• “You received the word in much affliction, with the joy of the Holy Spirit” (1 Thessalonians 1:6).
  • “For the joy that was set before him [he] endured the cross” (Hebrews 12:2).
  • “You rejoice, though now for a little while, . . . you have been grieved” (1 Peter 1:6).
  • “Rejoice insofar as you share Christ’s sufferings” (1 Peter 4:13).

Boiling it down: When we observe and understand God’s word, we see as very prominent

  • joy in trial,
  • joy in grief,
  • joy in affliction,
  • joy in being poured out,
  • joy in weakness,
  • joy in poverty,
  • joy in shame,
  • joy in selling all,
  • joy in persecution,
  • joy in being plundered,
  • joy in the cross,
  • joy in sharing Christ’s sufferings.

And when our sustained, careful, honest gaze at the New Testament brings this kind of joy to prominence, what are we going to call it? We call it “serious joy.” The most common biblical phrase I use to capture this truth is from 2 Corinthians 6:10, where Paul says he is “sorrowful, yet always rejoicing.” Which means that joy is serious because it is simultaneous with sorrow. Not just sequential: Sorrow, then joy, then sorrow, then joy. No. We are “sorrowful, yet always rejoicing.” We think this strange and wonderful reality is captured by the phrase “serious joy.”

“God is high and I am low. God is powerful and I am weak. God is wise and I am foolish.”

And we believe it is so central to life in Christ that we call our entire educational endeavor “Education in Serious Joy.” We think this is warranted by Paul’s willingness to describe his entire apostolic ministry like this in 2 Corinthians 1:24: “Not that we lord it over your faith, but we are workers with you for your joy” (my translation) Or when he said to the Philippians, summing up his reason for gladly remaining on the earth, when he would like to be with Christ: “I will remain and continue with you all, for your progress and joy of faith” (Philippians 1:25, my translation).

We believe this is at the heart of Christian education — whether in the home, in the church, or in the school: We are workers with you for your joy; we stand by you for your progress and joy of faith — in life and death. That is, we pursue “Education in Serious Joy.”

Serious Joy in Conflict with Culture

Which leads now to the next question. Remember, our title is “Serious Joy, Cultural Conflict, and Christian Humility: Thoughts on Christian Education.” So, why does the prominence of serious joy in the Christian life lead to conflict with the culture?

It’s because serious joy sets the soul free from dependence on cultural kudos and cultural conformity. In other words, when your joy comes from God through Christ, and is absolutely unshakable through grief and affliction and weakness and poverty and shame and persecution and loss, the culture loses its power to control you. If you take a stand the culture hates, and speak a word the culture condemns, and they shame you, and persecute you, and plunder you, but your serious joy remains, they’ve lost their power to control where you stand and what you say.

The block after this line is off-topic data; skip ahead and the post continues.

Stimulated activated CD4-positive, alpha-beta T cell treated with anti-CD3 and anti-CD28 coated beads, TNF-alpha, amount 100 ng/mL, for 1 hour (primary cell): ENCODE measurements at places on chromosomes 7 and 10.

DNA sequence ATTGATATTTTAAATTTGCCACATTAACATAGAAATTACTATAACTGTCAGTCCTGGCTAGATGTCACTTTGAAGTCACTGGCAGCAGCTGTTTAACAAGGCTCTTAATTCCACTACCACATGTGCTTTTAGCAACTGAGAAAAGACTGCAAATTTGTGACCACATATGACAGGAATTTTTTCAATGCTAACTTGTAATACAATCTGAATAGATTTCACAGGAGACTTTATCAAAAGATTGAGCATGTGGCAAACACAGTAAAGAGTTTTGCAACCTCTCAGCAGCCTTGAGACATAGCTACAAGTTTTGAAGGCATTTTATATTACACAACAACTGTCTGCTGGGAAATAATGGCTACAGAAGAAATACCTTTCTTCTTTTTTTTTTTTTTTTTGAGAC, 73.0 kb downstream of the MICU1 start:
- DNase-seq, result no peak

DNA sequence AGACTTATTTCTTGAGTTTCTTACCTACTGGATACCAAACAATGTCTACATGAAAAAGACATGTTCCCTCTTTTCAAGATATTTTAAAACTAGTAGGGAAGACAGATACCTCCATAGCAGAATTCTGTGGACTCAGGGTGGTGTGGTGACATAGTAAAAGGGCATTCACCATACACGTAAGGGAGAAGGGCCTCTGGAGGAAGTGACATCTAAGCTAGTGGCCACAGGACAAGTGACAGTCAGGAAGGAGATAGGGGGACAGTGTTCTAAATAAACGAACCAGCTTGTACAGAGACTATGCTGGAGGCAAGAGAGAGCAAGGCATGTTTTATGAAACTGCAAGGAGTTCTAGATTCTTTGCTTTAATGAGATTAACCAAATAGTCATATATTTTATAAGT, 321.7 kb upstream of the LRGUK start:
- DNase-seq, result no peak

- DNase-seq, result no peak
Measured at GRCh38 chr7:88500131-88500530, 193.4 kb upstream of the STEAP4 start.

If your joy comes from the world — its benefits, its comforts, its kudos — you’re like a leaf in the wind. Yours is not a serious joy. It’s a secondhand joy. You are not free. Serious joy sets people free. And makes them the most secure and subversive people when it comes to cultural control.

This has always been true, for two thousand years. Serious joy in Christ through pain has always been radically liberating from cultural control. In getting their joy from heaven, Christians become free on earth. This has always been true. The new thing today is that social media has created an intensification of old-fashioned cultural control tactics.

It’s known as the call-out culture, outrage culture, cancel culture, coddled culture. One of its marks, which Jonathan Haidt has described, is that it teaches people “to see words as violence and to interpret ideas and speakers as safe versus dangerous, rather than merely as true versus false” (The Coddling of the American Mind, 158). So, if you take your stand and speak your truth, you may be subject to call-out, outrage, being canceled, because you have not sufficiently coddled. Serious joy is the great liberator from this kind of cultural control.

Let me give you an illustration of this effort at cultural control through call-out, outrage, canceling, and shaming that totally failed because it could not conquer serious joy. It’s found in Acts 5:40–41. The Jewish Sanhedrin is trying to silence the voice of Christian leaders — just like our culture often tries to do. Here’s what happened in Acts:

They beat them and charged them not to speak in the name of Jesus, and let them go. Then they left the presence of the council, rejoicing that they were counted worthy to suffer dishonor for the name. (Acts 5:40–41)